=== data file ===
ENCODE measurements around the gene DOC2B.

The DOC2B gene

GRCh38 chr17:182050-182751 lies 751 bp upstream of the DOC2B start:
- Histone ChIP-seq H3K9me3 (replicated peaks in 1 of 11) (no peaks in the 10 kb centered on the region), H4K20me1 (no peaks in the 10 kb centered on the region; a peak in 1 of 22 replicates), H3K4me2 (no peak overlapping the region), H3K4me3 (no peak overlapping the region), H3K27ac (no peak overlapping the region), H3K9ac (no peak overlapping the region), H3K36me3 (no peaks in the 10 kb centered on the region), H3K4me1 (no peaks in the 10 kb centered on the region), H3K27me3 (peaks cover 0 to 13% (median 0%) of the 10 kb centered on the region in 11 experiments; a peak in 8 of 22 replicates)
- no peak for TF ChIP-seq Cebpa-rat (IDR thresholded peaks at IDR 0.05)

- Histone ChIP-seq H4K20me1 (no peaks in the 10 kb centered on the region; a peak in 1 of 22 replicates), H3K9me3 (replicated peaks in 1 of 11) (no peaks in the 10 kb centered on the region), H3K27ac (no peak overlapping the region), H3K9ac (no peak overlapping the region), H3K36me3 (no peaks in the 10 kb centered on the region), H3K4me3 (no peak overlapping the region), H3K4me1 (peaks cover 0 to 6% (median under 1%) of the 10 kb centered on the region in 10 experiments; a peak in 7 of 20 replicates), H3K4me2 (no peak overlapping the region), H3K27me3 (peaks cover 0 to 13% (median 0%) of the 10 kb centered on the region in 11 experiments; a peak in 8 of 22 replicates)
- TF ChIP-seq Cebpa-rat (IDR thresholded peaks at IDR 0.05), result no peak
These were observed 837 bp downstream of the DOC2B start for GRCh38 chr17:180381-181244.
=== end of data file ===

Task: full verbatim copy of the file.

ENCODE measurements around the gene DOC2B.

The DOC2B gene

GRCh38 chr17:182050-182751 lies 751 bp upstream of the DOC2B start:
- Histone ChIP-seq H3K9me3 (replicated peaks in 1 of 11) (no peaks in the 10 kb centered on the region), H4K20me1 (no peaks in the 10 kb centered on the region; a peak in 1 of 22 replicates), H3K4me2 (no peak overlapping the region), H3K4me3 (no peak overlapping the region), H3K27ac (no peak overlapping the region), H3K9ac (no peak overlapping the region), H3K36me3 (no peaks in the 10 kb centered on the region), H3K4me1 (no peaks in the 10 kb centered on the region), H3K27me3 (peaks cover 0 to 13% (median 0%) of the 10 kb centered on the region in 11 experiments; a peak in 8 of 22 replicates)
- no peak for TF ChIP-seq Cebpa-rat (IDR thresholded peaks at IDR 0.05)

- Histone ChIP-seq H4K20me1 (no peaks in the 10 kb centered on the region; a peak in 1 of 22 replicates), H3K9me3 (replicated peaks in 1 of 11) (no peaks in the 10 kb centered on the region), H3K27ac (no peak overlapping the region), H3K9ac (no peak overlapping the region), H3K36me3 (no peaks in the 10 kb centered on the region), H3K4me3 (no peak overlapping the region), H3K4me1 (peaks cover 0 to 6% (median under 1%) of the 10 kb centered on the region in 10 experiments; a peak in 7 of 20 replicates), H3K4me2 (no peak overlapping the region), H3K27me3 (peaks cover 0 to 13% (median 0%) of the 10 kb centered on the region in 11 experiments; a peak in 8 of 22 replicates)
- TF ChIP-seq Cebpa-rat (IDR thresholded peaks at IDR 0.05), result no peak
These were observed 837 bp downstream of the DOC2B start for GRCh38 chr17:180381-181244.